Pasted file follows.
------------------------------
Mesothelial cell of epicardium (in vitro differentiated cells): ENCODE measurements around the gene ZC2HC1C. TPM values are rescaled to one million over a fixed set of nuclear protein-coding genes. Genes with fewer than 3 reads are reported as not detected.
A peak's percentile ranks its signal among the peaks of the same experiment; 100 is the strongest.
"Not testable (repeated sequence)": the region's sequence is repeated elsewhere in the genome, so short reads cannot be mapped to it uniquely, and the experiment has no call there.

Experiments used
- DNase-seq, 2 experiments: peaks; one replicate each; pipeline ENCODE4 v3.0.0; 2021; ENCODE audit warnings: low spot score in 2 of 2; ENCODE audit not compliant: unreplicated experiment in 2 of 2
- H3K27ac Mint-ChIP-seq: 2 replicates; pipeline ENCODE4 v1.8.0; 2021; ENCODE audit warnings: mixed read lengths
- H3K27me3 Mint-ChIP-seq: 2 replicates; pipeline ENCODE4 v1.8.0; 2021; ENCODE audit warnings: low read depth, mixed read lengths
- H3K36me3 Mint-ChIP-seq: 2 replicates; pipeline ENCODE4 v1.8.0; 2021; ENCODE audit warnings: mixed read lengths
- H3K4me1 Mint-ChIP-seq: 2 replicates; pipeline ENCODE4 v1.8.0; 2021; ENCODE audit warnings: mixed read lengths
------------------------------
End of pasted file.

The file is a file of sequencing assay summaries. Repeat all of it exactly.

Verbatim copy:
Mesothelial cell of epicardium (in vitro differentiated cells): ENCODE measurements around the gene ZC2HC1C. TPM values are rescaled to one million over a fixed set of nuclear protein-coding genes. Genes with fewer than 3 reads are reported as not detected.
A peak's percentile ranks its signal among the peaks of the same experiment; 100 is the strongest.
"Not testable (repeated sequence)": the region's sequence is repeated elsewhere in the genome, so short reads cannot be mapped to it uniquely, and the experiment has no call there.

Experiments used
- DNase-seq, 2 experiments: peaks; one replicate each; pipeline ENCODE4 v3.0.0; 2021; ENCODE audit warnings: low spot score in 2 of 2; ENCODE audit not compliant: unreplicated experiment in 2 of 2
- H3K27ac Mint-ChIP-seq: 2 replicates; pipeline ENCODE4 v1.8.0; 2021; ENCODE audit warnings: mixed read lengths
- H3K27me3 Mint-ChIP-seq: 2 replicates; pipeline ENCODE4 v1.8.0; 2021; ENCODE audit warnings: low read depth, mixed read lengths
- H3K36me3 Mint-ChIP-seq: 2 replicates; pipeline ENCODE4 v1.8.0; 2021; ENCODE audit warnings: mixed read lengths
- H3K4me1 Mint-ChIP-seq: 2 replicates; pipeline ENCODE4 v1.8.0; 2021; ENCODE audit warnings: mixed read lengths